The gossip about the BAT is swirling. We have already covered that chaos in the White House makes the situation all the more opaque. IMHO, the White House may ultimately be influential on taxes (duh) but does not have the political power to overcome the very negative perception of the BAT in the Senate. No one can assure agricultural state Senators that retaliation will not be aimed at American farmers (most are Small Businesses, btw). No one wants a trade war affecting American grains, period. As a consequence, the White House can only be an impact player if it steers the process away from the BAT.
As such, Ryan and Brady remain at high risk. It seems incumbent on them to blink first. Since there is no realistic path for the BAT to become law, and if they choose to continue to push on that rope, they not only take their political careers in their hands but also squander whatever advantage comes with the White House at their back, Ryan and Brady would be well-served to have an epiphany and switch horses midstream. I see this as their possible political salvation. This aspect of the Blueprint didn't work. Time to move on. Guys, remember the "Sunk Cost Effect"?
Today, as if to make the point that the BAT has hopeless optics (reflecting hopeless policy and economics), Five Below and Dollar Tree warned of its ill effects. Dollar stores are a critical part of the economy serving lower income Americans. A "dollar" store becomes hard to imagine under the BAT. Think of the range of voters affected. This is pretty obvious. The BAT is a regressive tax on all Americans. This is BAD politics.
Axios reports that Ryan and Brady are now considering what they call the "candy option" (all the good stuff, but none of the costs). In other words, a Reagan-style cut in rates with deficit spending. It's the Laffer Curve. I don't see this as realistic in this environment. Has no one noticed the Freedom Caucus? Those folks won't deficit spend, so this seems like another dead letter to me.
At some point, Congress will wake up to the long suggested idea of cutting spending to go along with an adjustment in rates. This is an old idea espoused by many, including in this space, and offers the best and most realistic chance to deliver on lower rates. The high rates in this country are the root cause of dissatisfaction (and inversions). So far, leadership cannot bring themselves to rally around this kind of realistic plan.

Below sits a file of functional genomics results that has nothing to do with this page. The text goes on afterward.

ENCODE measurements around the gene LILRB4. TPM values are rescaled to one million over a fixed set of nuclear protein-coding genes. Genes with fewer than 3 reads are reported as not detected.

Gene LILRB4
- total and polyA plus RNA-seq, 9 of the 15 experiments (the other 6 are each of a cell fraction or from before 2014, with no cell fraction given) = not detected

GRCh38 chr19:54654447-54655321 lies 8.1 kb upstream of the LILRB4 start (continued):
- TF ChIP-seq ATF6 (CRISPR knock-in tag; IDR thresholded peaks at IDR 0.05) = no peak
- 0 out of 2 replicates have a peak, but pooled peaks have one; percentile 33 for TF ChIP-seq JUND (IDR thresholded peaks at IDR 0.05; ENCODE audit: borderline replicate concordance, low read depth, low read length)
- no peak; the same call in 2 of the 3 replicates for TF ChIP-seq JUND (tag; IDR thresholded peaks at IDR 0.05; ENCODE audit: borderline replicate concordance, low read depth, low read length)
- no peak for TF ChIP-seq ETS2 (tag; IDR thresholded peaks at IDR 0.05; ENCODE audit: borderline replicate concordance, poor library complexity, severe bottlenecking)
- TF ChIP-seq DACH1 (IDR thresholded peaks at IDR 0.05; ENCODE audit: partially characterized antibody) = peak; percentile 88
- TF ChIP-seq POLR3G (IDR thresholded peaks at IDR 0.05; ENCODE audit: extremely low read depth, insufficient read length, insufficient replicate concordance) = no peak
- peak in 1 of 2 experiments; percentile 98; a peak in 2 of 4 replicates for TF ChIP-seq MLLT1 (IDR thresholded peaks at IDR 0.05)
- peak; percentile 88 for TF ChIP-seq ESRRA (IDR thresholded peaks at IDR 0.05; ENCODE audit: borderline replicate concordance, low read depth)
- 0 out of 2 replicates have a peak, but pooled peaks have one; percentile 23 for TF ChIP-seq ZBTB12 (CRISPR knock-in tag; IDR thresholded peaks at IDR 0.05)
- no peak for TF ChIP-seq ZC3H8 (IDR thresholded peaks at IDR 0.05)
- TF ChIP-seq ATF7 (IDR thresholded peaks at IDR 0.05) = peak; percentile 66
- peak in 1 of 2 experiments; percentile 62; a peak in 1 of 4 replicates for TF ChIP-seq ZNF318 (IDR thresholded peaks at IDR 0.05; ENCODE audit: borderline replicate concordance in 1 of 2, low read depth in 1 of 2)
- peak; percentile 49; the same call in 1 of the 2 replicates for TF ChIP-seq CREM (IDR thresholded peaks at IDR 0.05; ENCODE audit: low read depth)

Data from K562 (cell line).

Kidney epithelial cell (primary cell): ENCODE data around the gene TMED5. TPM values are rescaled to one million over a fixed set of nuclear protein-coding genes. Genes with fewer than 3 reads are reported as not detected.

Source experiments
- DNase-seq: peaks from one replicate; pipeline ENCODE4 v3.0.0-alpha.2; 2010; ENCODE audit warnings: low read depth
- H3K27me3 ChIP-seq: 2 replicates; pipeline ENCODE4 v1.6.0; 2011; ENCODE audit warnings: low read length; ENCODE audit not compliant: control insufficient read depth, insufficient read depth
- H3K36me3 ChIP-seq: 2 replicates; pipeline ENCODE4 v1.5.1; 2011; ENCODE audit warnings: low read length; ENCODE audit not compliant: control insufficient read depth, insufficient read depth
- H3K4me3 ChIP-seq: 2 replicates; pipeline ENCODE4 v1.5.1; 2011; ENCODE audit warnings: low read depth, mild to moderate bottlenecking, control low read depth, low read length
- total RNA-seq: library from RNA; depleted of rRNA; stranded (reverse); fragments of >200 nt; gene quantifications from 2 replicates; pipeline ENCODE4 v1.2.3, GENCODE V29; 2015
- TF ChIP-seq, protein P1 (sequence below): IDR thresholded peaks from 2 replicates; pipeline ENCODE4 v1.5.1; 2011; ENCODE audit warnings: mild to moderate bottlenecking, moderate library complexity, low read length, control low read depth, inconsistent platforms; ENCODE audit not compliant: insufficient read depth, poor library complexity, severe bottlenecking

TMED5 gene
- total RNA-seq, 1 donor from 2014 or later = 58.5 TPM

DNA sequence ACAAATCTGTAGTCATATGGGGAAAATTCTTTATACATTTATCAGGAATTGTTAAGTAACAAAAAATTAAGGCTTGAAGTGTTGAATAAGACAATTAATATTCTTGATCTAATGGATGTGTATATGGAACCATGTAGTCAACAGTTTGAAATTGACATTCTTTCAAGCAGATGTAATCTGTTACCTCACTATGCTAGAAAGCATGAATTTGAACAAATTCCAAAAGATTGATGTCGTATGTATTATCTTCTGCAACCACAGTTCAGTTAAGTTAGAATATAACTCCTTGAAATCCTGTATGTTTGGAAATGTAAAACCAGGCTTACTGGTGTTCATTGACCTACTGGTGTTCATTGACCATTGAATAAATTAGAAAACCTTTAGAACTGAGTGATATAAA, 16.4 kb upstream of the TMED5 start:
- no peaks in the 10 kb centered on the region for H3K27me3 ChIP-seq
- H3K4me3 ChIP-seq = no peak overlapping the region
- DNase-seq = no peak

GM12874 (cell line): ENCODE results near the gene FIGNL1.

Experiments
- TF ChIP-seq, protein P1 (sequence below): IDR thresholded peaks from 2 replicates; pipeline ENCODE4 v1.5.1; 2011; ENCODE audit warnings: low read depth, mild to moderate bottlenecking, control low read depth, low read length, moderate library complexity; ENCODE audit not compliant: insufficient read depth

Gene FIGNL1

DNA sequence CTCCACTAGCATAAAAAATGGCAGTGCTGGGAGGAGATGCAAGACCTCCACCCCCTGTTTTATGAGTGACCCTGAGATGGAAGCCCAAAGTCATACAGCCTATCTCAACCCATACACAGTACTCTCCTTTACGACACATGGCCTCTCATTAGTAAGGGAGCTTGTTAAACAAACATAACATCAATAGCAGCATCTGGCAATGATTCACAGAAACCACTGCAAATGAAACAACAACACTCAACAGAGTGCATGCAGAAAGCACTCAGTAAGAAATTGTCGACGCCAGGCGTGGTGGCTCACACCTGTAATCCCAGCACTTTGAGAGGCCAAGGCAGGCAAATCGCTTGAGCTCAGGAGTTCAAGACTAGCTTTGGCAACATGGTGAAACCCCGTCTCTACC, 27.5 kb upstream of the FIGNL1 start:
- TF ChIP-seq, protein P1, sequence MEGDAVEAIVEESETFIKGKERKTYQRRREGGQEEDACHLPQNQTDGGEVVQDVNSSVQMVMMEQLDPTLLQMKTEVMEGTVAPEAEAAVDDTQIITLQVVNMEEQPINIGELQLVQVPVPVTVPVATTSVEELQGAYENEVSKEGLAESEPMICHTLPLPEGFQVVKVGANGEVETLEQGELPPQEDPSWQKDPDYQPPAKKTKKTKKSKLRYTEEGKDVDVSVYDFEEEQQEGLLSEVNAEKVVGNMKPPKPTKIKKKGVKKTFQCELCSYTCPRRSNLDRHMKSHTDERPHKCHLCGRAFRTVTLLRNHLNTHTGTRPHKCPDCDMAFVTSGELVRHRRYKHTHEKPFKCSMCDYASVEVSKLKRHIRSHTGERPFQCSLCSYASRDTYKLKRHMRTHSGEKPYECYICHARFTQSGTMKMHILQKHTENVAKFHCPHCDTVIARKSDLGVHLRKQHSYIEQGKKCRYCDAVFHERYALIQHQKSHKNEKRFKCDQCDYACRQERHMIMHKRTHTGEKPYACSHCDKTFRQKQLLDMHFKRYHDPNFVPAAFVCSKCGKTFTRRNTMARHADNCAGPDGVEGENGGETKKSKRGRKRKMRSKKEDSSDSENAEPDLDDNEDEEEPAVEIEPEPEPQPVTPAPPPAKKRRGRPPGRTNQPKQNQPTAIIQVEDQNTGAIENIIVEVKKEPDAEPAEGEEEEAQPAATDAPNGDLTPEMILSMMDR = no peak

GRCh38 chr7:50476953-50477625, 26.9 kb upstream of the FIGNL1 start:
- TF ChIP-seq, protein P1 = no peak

With midterms increasingly on everyone's mind, progress on such divisive and electorally explosive issues seems unlikely. A coalition across the aisle seems inconceivable, and in the leadership vacuum that is the Republican Party today, even a Republican coalition seems out of the question. So what's next?
Brady and Ryan seem intent to maintain the appearance of a functioning government so rumors swirl about pending Tax Policy subcommittee hearings, possibly in the next two weeks. Everyone is vying to get a microphone. Discussing these issues in the light of day would do some good. We are, after all, neighbors and no one has moral superiority in wanting a better outcome for America than anyone else. We all want the home team to win. Getting tax reform done right is important to all of us. The employees, customers and suppliers of our company, Learning Resources, have a strong interest in it, too. We are not simply "against" novel initiatives. We are prepared to contribute to solutions - but the politicians must be willing to listen and to move in a more responsible and realistic direction.
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